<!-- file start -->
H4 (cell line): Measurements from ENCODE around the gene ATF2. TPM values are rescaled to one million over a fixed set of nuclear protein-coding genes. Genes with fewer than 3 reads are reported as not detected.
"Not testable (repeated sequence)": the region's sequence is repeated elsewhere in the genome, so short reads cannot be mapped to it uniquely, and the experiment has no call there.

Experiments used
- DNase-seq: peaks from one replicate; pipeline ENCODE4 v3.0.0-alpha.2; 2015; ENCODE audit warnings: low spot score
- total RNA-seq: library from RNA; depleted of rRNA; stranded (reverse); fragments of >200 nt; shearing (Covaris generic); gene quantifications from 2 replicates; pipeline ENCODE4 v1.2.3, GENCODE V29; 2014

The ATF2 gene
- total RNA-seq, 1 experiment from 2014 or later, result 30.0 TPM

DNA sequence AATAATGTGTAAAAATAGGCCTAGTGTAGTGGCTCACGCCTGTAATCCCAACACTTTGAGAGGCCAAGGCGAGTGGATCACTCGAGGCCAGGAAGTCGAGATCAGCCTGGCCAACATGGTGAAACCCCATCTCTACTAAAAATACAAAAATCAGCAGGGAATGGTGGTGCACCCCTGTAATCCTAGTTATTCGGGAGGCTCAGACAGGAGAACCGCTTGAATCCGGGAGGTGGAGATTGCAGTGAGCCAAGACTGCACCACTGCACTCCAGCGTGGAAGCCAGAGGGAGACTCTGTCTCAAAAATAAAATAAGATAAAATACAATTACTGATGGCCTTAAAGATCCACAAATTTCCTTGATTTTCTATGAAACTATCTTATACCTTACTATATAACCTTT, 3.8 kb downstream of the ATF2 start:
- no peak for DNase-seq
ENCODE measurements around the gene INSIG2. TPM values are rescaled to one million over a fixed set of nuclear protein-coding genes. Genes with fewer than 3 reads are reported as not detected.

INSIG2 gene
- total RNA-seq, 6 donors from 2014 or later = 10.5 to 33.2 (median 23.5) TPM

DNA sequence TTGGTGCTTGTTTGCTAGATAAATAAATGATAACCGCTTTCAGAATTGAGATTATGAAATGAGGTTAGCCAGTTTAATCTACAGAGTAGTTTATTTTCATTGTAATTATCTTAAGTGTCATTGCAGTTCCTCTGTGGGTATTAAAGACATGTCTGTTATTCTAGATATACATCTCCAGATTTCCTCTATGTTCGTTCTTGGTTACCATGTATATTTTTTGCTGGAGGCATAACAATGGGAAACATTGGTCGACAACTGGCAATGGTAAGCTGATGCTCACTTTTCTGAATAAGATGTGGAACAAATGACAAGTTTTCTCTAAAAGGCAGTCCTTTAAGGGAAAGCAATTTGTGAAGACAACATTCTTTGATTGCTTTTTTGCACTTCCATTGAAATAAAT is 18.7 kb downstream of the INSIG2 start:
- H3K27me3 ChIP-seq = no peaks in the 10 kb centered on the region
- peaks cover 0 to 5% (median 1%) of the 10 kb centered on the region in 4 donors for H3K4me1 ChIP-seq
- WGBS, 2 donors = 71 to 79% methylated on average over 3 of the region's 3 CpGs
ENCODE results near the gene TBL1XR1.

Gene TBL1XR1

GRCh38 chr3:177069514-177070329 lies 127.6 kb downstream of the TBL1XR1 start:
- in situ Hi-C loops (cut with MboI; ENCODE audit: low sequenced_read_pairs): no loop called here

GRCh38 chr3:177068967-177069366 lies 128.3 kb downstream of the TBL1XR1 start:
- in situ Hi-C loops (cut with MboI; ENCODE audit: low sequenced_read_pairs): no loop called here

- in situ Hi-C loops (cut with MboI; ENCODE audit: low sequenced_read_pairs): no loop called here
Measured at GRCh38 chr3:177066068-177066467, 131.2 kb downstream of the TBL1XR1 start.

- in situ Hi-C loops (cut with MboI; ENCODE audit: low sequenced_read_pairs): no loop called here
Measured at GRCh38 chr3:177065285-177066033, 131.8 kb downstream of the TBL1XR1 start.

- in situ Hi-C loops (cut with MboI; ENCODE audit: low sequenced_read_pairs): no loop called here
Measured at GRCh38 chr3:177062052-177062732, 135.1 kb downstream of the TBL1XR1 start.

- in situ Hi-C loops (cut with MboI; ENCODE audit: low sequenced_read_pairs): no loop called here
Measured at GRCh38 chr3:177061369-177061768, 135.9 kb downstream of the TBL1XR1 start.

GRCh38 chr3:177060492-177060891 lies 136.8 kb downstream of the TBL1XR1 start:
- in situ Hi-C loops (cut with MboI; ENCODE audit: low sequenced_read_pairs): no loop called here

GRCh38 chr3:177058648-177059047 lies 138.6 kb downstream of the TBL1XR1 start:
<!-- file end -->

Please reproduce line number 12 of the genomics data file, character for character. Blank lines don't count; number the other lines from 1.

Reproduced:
- total RNA-seq, 6 donors from 2014 or later = 10.5 to 33.2 (median 23.5) TPM